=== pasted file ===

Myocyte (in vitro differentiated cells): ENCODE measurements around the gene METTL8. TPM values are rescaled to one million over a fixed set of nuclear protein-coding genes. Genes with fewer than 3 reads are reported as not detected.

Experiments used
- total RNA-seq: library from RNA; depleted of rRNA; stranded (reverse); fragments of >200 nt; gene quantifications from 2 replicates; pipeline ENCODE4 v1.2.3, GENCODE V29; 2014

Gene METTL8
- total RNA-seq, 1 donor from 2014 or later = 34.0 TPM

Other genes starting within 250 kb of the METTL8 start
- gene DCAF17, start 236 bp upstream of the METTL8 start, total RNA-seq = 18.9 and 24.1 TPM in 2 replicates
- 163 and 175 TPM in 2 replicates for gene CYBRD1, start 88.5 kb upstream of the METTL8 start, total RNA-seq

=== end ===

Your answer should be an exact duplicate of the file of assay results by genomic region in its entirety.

Myocyte (in vitro differentiated cells): ENCODE measurements around the gene METTL8. TPM values are rescaled to one million over a fixed set of nuclear protein-coding genes. Genes with fewer than 3 reads are reported as not detected.

Experiments used
- total RNA-seq: library from RNA; depleted of rRNA; stranded (reverse); fragments of >200 nt; gene quantifications from 2 replicates; pipeline ENCODE4 v1.2.3, GENCODE V29; 2014

Gene METTL8
- total RNA-seq, 1 donor from 2014 or later = 34.0 TPM

Other genes starting within 250 kb of the METTL8 start
- gene DCAF17, start 236 bp upstream of the METTL8 start, total RNA-seq = 18.9 and 24.1 TPM in 2 replicates
- 163 and 175 TPM in 2 replicates for gene CYBRD1, start 88.5 kb upstream of the METTL8 start, total RNA-seq